How to Spot a Melanoma
Melanoma is the deadliest form of skin cancer, but it can be cured if caught early. I think everyone should be checking their own skin monthly at home, taking note of any new or changing growths or moles. Other warning signs may include a spot that is itching, bleeding, or just not healing in a reasonable amount of time. When checking your own skin, use a handheld mirror to look in difficult to see places, such as behind the ears, back of the neck, and your back. Don’t forget to look between your toes and at the bottoms of your feet.
Dermatologists have developed the ABCDE guidelines to help people recognize some of the warning signs of melanoma.
“A” stands for asymmetry. A mole should look symmetric if divided down the middle by an invisible line. Benign moles ought to have two matching halves. If the two sides are not equal, this could be a sign of melanoma.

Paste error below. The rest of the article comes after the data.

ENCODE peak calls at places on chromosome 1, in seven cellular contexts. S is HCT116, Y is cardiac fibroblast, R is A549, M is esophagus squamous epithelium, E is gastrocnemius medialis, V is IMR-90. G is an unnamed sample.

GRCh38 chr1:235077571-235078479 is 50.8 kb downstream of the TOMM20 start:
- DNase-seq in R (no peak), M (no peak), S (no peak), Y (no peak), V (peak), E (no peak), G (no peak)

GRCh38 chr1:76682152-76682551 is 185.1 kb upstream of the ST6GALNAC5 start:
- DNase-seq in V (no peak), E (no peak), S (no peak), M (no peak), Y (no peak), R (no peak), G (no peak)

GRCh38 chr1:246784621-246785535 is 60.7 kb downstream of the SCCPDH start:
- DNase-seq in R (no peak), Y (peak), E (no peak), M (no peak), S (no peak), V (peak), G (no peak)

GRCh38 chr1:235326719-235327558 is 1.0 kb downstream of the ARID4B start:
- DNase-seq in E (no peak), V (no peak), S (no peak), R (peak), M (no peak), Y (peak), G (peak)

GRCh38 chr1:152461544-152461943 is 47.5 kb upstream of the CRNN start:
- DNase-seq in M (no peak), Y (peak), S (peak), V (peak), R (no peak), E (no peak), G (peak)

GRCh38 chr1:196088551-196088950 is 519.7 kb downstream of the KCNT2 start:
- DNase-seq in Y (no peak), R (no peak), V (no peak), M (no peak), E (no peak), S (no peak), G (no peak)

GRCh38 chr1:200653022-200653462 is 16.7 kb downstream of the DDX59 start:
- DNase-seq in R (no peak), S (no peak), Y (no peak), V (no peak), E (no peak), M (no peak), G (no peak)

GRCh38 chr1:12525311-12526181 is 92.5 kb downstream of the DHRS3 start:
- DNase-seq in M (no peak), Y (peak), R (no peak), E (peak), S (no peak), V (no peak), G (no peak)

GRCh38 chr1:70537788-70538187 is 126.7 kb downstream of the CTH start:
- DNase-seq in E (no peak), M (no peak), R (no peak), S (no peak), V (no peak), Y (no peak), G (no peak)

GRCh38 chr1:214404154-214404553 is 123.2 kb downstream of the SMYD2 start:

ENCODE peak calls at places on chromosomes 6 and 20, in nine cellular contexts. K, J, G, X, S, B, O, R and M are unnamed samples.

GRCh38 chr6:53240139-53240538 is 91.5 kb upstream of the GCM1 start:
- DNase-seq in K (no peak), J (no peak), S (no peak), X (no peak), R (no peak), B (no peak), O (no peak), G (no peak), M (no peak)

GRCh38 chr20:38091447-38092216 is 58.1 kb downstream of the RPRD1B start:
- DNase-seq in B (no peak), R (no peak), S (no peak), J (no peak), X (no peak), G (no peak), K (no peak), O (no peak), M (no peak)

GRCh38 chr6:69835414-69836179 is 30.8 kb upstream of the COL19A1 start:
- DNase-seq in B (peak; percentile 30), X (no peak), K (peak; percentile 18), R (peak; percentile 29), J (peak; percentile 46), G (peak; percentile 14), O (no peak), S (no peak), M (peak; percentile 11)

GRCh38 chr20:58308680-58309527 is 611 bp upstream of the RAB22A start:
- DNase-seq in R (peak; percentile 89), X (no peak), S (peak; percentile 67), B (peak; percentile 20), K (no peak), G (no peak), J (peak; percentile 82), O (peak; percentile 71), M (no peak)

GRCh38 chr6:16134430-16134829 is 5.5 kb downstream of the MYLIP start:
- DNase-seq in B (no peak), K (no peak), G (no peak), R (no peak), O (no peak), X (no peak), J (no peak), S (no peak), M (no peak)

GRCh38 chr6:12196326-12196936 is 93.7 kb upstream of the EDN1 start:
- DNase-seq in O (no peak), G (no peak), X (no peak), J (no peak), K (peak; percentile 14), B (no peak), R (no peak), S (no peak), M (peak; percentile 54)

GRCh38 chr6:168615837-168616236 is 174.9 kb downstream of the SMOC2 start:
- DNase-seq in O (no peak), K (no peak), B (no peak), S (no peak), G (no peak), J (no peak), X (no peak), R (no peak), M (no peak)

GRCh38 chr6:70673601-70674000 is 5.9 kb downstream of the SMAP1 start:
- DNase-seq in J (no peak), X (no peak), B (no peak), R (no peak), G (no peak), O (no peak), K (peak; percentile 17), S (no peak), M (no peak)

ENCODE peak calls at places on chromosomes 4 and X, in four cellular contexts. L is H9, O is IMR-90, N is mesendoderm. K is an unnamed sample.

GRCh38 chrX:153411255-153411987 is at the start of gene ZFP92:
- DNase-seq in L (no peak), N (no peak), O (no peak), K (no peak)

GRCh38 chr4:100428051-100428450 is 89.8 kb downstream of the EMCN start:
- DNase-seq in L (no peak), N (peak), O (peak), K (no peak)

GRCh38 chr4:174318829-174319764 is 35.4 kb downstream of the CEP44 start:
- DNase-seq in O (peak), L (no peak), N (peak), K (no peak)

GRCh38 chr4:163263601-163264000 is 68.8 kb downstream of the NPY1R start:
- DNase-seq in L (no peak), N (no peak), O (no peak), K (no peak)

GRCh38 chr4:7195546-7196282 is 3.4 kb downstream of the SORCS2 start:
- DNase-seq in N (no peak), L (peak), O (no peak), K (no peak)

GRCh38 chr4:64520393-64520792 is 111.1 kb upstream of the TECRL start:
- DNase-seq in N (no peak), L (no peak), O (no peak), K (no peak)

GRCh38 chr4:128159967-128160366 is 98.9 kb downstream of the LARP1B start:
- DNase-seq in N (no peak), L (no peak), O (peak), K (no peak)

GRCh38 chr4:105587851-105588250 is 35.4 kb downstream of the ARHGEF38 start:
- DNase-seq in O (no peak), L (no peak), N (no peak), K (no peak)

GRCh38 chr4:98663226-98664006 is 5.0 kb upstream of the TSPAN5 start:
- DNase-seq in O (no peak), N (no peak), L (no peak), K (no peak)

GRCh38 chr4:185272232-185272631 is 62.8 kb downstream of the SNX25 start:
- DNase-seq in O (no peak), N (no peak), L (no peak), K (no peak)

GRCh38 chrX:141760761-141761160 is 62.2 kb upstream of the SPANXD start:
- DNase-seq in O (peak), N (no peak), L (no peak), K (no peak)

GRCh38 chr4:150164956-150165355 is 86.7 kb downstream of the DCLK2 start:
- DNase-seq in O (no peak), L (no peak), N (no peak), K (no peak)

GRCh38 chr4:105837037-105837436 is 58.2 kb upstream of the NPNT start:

“B” stands for border irregularity. You want your moles to have very even, round borders. If a mole has a jagged border, this could be a sign of skin cancer.
“C” stands for color. Benign moles have a uniform color. If your mole has multiple colors in it, you should get it examined by a dermatologist.
“D” stands for diameter. As a general rule, a mole larger than 6 mm (the size of a pencil eraser) should be examined by your doctor. Now, many melanomas can start off smaller than 6 mm, so if the mole has any other warning signs, it should still be evaluated.
“E” stands for evolving. If a mole is changing or growing, it could be a sign of melanoma. If it starts to change in size, elevation, or color, it should be evaluated. If it starts to itch, hurt, or bleed, get it checked out.
Bottom line—know your skin, be aware of your moles, and see your dermatologist if your moles demonstrate one or more of the ABCDE’s of melanoma.
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